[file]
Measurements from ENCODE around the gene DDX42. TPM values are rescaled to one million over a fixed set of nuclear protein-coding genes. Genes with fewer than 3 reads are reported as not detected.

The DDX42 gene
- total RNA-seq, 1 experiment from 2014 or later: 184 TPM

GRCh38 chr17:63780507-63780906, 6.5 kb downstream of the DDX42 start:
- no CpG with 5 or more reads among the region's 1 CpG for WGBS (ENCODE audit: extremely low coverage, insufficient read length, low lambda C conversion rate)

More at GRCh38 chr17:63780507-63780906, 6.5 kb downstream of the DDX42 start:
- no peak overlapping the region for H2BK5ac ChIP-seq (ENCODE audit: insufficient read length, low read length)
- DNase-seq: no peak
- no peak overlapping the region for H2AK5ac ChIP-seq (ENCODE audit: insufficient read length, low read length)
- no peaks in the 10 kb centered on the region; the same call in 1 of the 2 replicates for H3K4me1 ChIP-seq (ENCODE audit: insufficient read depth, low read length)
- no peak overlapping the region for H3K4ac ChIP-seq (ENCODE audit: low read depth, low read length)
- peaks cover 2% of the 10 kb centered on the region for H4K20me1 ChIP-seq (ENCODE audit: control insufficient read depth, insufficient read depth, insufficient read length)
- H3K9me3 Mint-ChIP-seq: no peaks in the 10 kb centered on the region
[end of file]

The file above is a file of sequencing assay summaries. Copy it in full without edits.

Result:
Measurements from ENCODE around the gene DDX42. TPM values are rescaled to one million over a fixed set of nuclear protein-coding genes. Genes with fewer than 3 reads are reported as not detected.

The DDX42 gene
- total RNA-seq, 1 experiment from 2014 or later: 184 TPM

GRCh38 chr17:63780507-63780906, 6.5 kb downstream of the DDX42 start:
- no CpG with 5 or more reads among the region's 1 CpG for WGBS (ENCODE audit: extremely low coverage, insufficient read length, low lambda C conversion rate)

More at GRCh38 chr17:63780507-63780906, 6.5 kb downstream of the DDX42 start:
- no peak overlapping the region for H2BK5ac ChIP-seq (ENCODE audit: insufficient read length, low read length)
- DNase-seq: no peak
- no peak overlapping the region for H2AK5ac ChIP-seq (ENCODE audit: insufficient read length, low read length)
- no peaks in the 10 kb centered on the region; the same call in 1 of the 2 replicates for H3K4me1 ChIP-seq (ENCODE audit: insufficient read depth, low read length)
- no peak overlapping the region for H3K4ac ChIP-seq (ENCODE audit: low read depth, low read length)
- peaks cover 2% of the 10 kb centered on the region for H4K20me1 ChIP-seq (ENCODE audit: control insufficient read depth, insufficient read depth, insufficient read length)
- H3K9me3 Mint-ChIP-seq: no peaks in the 10 kb centered on the region